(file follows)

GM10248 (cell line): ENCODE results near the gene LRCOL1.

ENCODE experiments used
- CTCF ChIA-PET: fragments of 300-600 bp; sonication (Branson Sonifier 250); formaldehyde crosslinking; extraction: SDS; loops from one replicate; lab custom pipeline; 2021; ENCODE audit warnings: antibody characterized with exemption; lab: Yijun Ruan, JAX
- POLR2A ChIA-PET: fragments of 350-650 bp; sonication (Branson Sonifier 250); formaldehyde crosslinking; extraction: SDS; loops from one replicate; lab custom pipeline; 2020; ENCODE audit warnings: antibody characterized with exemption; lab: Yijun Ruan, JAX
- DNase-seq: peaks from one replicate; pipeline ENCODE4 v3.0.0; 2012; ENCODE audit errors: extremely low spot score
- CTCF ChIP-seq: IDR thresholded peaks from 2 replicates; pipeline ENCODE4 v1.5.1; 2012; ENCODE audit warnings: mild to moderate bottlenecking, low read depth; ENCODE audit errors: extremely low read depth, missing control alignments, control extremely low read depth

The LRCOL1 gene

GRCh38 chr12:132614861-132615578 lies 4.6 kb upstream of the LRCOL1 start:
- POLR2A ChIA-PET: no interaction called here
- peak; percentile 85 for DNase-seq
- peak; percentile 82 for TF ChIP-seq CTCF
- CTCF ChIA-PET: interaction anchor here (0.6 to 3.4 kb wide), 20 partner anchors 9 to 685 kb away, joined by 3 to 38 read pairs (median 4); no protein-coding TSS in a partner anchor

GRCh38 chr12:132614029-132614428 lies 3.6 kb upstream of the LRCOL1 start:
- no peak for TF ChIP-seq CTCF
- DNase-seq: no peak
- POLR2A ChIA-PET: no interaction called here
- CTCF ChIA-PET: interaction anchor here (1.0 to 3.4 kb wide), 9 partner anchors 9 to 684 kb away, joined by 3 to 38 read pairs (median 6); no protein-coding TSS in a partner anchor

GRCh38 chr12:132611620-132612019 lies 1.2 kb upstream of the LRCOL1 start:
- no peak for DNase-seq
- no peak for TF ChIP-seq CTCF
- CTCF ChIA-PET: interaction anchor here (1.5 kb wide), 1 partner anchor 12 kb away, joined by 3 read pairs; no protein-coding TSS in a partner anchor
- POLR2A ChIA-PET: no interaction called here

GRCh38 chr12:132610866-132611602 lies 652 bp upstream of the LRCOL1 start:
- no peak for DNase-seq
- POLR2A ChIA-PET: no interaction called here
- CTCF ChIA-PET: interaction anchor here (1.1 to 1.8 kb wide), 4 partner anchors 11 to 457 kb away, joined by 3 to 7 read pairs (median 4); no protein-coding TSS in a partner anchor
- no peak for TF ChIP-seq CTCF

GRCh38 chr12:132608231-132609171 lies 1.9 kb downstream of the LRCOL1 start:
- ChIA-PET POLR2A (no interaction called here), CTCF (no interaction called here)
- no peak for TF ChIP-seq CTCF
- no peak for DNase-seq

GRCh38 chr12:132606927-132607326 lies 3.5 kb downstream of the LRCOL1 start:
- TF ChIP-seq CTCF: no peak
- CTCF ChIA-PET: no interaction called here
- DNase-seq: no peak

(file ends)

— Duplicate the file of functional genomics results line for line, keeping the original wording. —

GM10248 (cell line): ENCODE results near the gene LRCOL1.

ENCODE experiments used
- CTCF ChIA-PET: fragments of 300-600 bp; sonication (Branson Sonifier 250); formaldehyde crosslinking; extraction: SDS; loops from one replicate; lab custom pipeline; 2021; ENCODE audit warnings: antibody characterized with exemption; lab: Yijun Ruan, JAX
- POLR2A ChIA-PET: fragments of 350-650 bp; sonication (Branson Sonifier 250); formaldehyde crosslinking; extraction: SDS; loops from one replicate; lab custom pipeline; 2020; ENCODE audit warnings: antibody characterized with exemption; lab: Yijun Ruan, JAX
- DNase-seq: peaks from one replicate; pipeline ENCODE4 v3.0.0; 2012; ENCODE audit errors: extremely low spot score
- CTCF ChIP-seq: IDR thresholded peaks from 2 replicates; pipeline ENCODE4 v1.5.1; 2012; ENCODE audit warnings: mild to moderate bottlenecking, low read depth; ENCODE audit errors: extremely low read depth, missing control alignments, control extremely low read depth

The LRCOL1 gene

GRCh38 chr12:132614861-132615578 lies 4.6 kb upstream of the LRCOL1 start:
- POLR2A ChIA-PET: no interaction called here
- peak; percentile 85 for DNase-seq
- peak; percentile 82 for TF ChIP-seq CTCF
- CTCF ChIA-PET: interaction anchor here (0.6 to 3.4 kb wide), 20 partner anchors 9 to 685 kb away, joined by 3 to 38 read pairs (median 4); no protein-coding TSS in a partner anchor

GRCh38 chr12:132614029-132614428 lies 3.6 kb upstream of the LRCOL1 start:
- no peak for TF ChIP-seq CTCF
- DNase-seq: no peak
- POLR2A ChIA-PET: no interaction called here
- CTCF ChIA-PET: interaction anchor here (1.0 to 3.4 kb wide), 9 partner anchors 9 to 684 kb away, joined by 3 to 38 read pairs (median 6); no protein-coding TSS in a partner anchor

GRCh38 chr12:132611620-132612019 lies 1.2 kb upstream of the LRCOL1 start:
- no peak for DNase-seq
- no peak for TF ChIP-seq CTCF
- CTCF ChIA-PET: interaction anchor here (1.5 kb wide), 1 partner anchor 12 kb away, joined by 3 read pairs; no protein-coding TSS in a partner anchor
- POLR2A ChIA-PET: no interaction called here

GRCh38 chr12:132610866-132611602 lies 652 bp upstream of the LRCOL1 start:
- no peak for DNase-seq
- POLR2A ChIA-PET: no interaction called here
- CTCF ChIA-PET: interaction anchor here (1.1 to 1.8 kb wide), 4 partner anchors 11 to 457 kb away, joined by 3 to 7 read pairs (median 4); no protein-coding TSS in a partner anchor
- no peak for TF ChIP-seq CTCF

GRCh38 chr12:132608231-132609171 lies 1.9 kb downstream of the LRCOL1 start:
- ChIA-PET POLR2A (no interaction called here), CTCF (no interaction called here)
- no peak for TF ChIP-seq CTCF
- no peak for DNase-seq

GRCh38 chr12:132606927-132607326 lies 3.5 kb downstream of the LRCOL1 start:
- TF ChIP-seq CTCF: no peak
- CTCF ChIA-PET: no interaction called here
- DNase-seq: no peak